That time I said no to an invitation to go out to dinner. I am simply not interested and besides, you asked me out after your 5th whisky neat and I am at work, sober and I am thinking about being in my bed, alone (okay, fine, my cats will be curled up at the bottom of it but whatever).

This one time I refused to serve this smarmy asshole a drink. I was angry the last time he came in when I was standing at the bar in my running clothes talking to my friend and, without recognizing me, decided to sit practically on top of me and drape his arms all over me. That was not the first time that happened, either. And if we’re being honest I was actually quite happy to ask him to leave. I’m pretty sure I was smiling.

And while we’re on the subject, all the times I am not smiling. I like smiling. I do not, however, smile all the time. First of all, I am fairly certain my face actually would freeze like that and how awkward would that be if someone told me something horrible had happened and I was staring at them with a stupid grin on my face? And secondly, no one smiles all the time. People smile when they are laughing and having fun. They do not smile when they are doing things like taking out the trash, walking to the gym, or serving the never-ending wall of people in constant need of beverage refills. And just because a person is not smiling does not mean that person is angry. They could be feeling all sorts of other things: sadness, non-smiling happiness, contentedness, nothing at all. They could be thinking. They could just not give a shit about you one way or the other. And please, while we are here, never say the following thing:

Smile, sweetie, it’s not that bad.

Maybe it wasn’t that bad before but it is now.

Here’s another important thing, though. Sometimes I am angry and that is okay, too. There are a lot of things to be angry about. But the way that men ask that question

Why are you so angry??

Reads the same as

Why are you so emotional??

Or better yet,

Why are you so irrational??

It is disempowering and makes it feel as though our lived experience is somehow less important, less real, or as if we are less capable of engaging with our own lives. What we are angry about is petty. It is a woman’s problem, not a real one. (It goes without saying that any extreme response to something means we are on our period and therefore can not be taken seriously.) I was actually one time put in real, actual danger involving a man with a gun and then, weeks later when recapping fallout from the experience was asked why I am so angry. Why?! Why am I angry?! Because I could have been shot! With a gun! And died! Fuck yeah I am angry! I am angry about that experience and why it happened and what happened after but that does not make me angry as a human being all the time and it also is a completely and totally rational response to a really scary experience that is in the past and is therefore not something to be actively afraid of. I mean, what? Am I supposed to be all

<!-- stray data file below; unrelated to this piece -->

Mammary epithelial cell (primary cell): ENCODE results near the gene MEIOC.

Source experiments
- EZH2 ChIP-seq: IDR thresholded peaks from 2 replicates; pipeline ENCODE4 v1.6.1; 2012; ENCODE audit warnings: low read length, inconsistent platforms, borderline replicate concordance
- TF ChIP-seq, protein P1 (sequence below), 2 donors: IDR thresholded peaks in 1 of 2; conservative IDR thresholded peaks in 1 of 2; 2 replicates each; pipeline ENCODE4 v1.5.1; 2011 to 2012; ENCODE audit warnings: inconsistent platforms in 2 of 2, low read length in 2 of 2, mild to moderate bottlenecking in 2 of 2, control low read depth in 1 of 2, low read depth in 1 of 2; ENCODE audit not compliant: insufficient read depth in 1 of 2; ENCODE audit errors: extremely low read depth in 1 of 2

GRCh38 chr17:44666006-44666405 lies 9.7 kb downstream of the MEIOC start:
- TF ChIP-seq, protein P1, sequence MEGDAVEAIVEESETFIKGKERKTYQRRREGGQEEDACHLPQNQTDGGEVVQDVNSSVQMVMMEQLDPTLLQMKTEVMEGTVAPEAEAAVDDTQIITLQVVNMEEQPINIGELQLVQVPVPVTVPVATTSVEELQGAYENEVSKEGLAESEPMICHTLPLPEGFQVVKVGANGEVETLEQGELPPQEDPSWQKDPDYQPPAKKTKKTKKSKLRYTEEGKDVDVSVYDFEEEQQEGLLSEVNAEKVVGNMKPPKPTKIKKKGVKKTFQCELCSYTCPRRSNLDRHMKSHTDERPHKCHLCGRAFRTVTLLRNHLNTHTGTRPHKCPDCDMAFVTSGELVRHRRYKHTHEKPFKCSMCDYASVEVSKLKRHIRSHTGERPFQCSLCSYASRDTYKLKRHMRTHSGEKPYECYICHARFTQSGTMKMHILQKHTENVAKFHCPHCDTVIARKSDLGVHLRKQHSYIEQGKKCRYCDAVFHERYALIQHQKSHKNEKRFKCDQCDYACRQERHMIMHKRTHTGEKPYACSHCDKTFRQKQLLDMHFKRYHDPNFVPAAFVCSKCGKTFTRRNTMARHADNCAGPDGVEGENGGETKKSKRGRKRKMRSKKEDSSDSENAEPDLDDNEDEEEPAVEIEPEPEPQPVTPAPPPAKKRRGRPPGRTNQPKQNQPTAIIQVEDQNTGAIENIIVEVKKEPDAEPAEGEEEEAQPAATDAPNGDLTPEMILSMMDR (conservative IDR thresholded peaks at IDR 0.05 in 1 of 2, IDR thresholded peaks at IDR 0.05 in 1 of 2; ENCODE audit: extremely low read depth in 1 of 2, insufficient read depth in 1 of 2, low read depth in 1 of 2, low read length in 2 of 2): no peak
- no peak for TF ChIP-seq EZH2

Nah, it’s all good, bro. No worries.

Now that is what I call irrational. Because it is decidedly not all good and there are worries.

So let’s just recap: Just because I am not smiling does not mean I am angry. I might just be busy, or thinking, or whatever. When I tell you no, it does not mean I am angry. It simply means no. Let’s move on. And when I am angry, there is good reason for it. And you shouldn’t have to ask why I am angry because I will tell you in no uncertain terms exactly why. It will be very clear. And it will be just as justified, or unjustified, and rational, or irrational, as when a man is angry. Crazy, right?

This Just In: Girls Only Write About Shopping

26 Dec

“What are you reading?”

It was 2am on a Friday night. Christmas, it so happens, and I had managed to get out of work incredibly early. Apparently a dance party wasn’t on many people’s agendas for the evening. Especially considering we were without DJ.

“Nothing. Just some brain popcorn.”

That’s a phrase I picked up from an ex-boyfriend of mine and it perfectly defines what I was reading. It’s a totally unchallenging mental vacation. Nothing to write home about. Nothing to organize a book club around. Something perfect for a late night when you’re too wired to sleep but too tired to think critically.

“Brain popcorn, huh? Well who’s it by?”

I am always sort of confused about what it is about a girl at a bar immersed in a book that screams please talk to me but whatever. I will just file that under Mysteries of the Universe.

“It’s really nothing. A Stephanie Plum novel.”

This was not my attempt to be coy or to disparage my reading choice. This was me trying to respectfully hint that I did not come to this bar to talk to anyone other than the person working behind it who is a friend of mine. He was busy so I was using my book <first> as a way to occupy myself until he could grab a few minutes to catch up and <second> as a way to communicate that I was not looking to make friends. Clearly the second part of that was not coming across.